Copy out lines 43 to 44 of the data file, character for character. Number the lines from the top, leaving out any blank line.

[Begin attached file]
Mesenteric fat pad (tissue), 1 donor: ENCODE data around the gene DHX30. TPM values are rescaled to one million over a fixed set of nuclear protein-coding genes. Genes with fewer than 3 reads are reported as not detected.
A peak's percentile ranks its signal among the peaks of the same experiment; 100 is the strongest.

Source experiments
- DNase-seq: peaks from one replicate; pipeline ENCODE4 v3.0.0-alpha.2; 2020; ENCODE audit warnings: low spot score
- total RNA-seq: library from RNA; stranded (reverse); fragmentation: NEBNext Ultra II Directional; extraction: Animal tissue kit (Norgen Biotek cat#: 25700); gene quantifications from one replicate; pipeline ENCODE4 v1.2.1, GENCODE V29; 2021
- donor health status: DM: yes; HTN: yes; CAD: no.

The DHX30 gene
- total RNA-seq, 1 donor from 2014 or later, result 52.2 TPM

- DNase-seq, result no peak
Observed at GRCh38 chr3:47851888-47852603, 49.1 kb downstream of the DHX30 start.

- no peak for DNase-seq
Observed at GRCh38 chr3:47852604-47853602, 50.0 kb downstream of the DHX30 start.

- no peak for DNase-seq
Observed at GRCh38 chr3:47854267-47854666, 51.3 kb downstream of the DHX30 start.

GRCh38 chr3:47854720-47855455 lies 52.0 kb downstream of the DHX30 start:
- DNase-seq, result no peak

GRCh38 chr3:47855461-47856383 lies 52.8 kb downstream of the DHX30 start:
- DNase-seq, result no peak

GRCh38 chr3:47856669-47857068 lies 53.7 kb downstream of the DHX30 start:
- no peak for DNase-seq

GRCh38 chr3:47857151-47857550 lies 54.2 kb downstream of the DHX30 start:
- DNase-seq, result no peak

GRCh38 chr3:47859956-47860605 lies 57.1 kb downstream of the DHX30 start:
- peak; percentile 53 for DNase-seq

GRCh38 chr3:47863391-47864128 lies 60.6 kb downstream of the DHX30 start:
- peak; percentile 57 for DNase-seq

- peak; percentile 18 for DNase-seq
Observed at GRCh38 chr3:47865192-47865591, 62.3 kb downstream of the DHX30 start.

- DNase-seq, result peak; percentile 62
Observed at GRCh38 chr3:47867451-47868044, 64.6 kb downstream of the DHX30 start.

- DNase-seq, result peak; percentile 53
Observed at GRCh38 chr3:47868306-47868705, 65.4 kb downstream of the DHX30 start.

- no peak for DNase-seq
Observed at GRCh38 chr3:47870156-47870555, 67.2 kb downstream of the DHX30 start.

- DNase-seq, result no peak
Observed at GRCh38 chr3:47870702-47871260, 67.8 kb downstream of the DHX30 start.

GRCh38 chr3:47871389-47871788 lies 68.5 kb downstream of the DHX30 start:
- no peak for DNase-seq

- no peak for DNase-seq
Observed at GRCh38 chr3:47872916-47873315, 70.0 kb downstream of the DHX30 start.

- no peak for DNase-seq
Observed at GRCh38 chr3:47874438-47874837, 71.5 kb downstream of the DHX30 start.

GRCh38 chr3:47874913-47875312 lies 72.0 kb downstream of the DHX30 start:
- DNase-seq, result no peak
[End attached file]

GRCh38 chr3:47874913-47875312 lies 72.0 kb downstream of the DHX30 start:
- DNase-seq, result no peak